When we think of a sustainable lifestyle visions of lush, productive gardens, cosy wood stoves crackling with hand-split hardwood, provisions lining the pantry shelves, and healthy animals moving through the fields all dance in our heads backed by the resounding questions: Is it actually possible? What do I need to do to get there? How did the homesteaders of the past make it work?

Those who want to start living in a more self-sufficient manner have many good reasons to do so. Whether you are motivated to take less of a toll on the environment by your style of living, feel sick of the dependency that modern society has doled out to you as the “way to live,” want to eat safe, clean, organic food in a sustainable matter, or just wish to simplify and get back in touch with nature.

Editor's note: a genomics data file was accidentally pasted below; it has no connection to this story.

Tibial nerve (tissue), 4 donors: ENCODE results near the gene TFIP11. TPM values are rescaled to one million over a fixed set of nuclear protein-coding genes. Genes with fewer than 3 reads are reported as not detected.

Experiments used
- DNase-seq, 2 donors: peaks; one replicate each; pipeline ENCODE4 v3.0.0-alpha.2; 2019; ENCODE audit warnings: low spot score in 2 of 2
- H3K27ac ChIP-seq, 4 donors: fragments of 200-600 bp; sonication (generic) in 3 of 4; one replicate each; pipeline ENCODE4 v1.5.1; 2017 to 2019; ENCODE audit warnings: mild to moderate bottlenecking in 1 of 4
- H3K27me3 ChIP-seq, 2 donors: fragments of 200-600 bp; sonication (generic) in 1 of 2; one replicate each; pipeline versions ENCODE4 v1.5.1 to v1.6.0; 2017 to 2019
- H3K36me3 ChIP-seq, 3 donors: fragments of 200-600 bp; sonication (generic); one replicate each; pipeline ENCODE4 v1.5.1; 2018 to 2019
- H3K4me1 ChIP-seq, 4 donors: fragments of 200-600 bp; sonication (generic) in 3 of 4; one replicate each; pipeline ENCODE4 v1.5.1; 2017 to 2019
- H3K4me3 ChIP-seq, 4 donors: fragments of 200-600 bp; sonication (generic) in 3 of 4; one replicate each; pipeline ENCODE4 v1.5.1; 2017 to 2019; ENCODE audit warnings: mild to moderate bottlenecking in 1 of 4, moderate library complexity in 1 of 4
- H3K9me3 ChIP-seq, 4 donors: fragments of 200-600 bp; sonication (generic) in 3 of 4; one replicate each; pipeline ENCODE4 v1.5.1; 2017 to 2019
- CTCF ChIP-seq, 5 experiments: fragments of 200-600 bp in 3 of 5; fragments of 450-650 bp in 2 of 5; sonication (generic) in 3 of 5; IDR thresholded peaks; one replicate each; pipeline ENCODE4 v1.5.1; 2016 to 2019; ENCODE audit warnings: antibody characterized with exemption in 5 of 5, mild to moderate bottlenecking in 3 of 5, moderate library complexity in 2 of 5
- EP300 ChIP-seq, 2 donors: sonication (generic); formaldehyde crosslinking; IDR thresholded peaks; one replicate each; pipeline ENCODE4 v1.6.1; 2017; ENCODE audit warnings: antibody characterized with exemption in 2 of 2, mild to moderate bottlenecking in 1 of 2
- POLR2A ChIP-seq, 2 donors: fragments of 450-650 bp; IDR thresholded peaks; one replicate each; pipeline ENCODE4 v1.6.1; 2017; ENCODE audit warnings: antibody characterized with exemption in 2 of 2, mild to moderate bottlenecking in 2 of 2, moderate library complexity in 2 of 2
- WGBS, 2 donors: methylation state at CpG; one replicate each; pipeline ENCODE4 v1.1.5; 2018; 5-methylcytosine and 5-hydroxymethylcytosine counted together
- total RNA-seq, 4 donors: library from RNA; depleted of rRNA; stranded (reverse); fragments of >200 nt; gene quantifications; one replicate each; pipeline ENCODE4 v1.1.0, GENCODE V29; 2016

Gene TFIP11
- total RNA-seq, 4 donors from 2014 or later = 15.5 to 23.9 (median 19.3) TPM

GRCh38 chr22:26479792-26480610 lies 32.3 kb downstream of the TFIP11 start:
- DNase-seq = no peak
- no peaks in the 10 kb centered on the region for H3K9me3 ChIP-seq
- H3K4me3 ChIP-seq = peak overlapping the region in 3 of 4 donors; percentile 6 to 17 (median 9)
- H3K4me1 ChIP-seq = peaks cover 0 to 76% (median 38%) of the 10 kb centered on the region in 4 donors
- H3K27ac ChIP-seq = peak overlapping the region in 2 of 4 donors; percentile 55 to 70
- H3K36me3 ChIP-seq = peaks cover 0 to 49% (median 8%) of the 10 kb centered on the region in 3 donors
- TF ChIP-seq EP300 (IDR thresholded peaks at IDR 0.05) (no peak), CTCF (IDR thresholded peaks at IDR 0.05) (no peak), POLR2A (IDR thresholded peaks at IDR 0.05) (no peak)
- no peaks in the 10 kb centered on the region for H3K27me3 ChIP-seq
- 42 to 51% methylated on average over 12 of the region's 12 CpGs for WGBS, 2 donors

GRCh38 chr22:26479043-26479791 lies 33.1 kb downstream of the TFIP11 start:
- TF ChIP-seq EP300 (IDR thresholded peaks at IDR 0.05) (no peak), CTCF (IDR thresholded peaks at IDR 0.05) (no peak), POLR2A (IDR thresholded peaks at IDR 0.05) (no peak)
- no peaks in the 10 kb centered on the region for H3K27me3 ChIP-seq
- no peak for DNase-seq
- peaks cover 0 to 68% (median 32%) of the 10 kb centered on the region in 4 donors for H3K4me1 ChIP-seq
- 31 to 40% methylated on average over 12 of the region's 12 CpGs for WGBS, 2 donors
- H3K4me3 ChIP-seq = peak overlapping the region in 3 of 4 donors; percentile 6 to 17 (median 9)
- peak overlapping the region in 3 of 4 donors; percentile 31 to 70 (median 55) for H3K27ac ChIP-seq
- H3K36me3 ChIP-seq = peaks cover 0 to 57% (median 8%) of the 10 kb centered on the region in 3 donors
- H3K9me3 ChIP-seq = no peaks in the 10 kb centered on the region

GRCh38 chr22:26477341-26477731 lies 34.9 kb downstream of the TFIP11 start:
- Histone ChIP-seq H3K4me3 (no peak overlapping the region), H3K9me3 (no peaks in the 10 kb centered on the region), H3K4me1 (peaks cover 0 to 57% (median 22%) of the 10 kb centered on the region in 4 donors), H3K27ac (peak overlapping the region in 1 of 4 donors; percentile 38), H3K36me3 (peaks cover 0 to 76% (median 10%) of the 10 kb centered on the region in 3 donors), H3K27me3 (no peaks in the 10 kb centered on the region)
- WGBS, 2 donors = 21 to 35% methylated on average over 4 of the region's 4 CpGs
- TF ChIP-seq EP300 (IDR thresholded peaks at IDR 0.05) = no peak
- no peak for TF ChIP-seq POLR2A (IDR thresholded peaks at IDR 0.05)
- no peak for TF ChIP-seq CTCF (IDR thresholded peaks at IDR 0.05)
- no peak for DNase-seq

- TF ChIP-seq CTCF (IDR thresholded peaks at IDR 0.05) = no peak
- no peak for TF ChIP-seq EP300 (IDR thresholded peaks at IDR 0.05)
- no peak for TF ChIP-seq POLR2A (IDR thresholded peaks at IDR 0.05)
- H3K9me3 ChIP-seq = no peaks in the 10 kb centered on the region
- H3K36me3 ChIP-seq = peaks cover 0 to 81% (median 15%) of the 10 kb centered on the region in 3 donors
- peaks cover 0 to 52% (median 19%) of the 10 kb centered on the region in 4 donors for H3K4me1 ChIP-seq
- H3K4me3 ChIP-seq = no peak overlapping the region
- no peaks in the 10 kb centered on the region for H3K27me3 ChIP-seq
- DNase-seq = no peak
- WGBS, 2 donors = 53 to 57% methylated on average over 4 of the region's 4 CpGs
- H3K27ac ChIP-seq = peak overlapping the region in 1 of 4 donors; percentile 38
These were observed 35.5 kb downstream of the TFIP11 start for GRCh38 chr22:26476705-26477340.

What we have aimed to do here is make it an adventure. Seeing what we can reclaim and add to our repertoire as the seasons and years progress. Every step forward has been a learning curve, but every little bit that we are able to do helps us on our journey.

The place that we have started, is with food. Self-sufficiency can and does cover many areas beyond food, but it is probably the foundation of the entire endeavour. We have learnt so much since being here and we are very much at the beginning of our journey. We have been so fortunate to be supported by so many fantastic people who have helped us to learn more and develop new skills.

Our newest addition to the homestead has been our colony of bees, courtesy of West Linton Bees Association. These have been another therapeutic and fascinating adventure. All our animals provide us with the at least three basic uses as well as the joy of watching and petting them. These include ploughing, composting, providing us with food and pollinating our land and crops thus attracting biodiversity.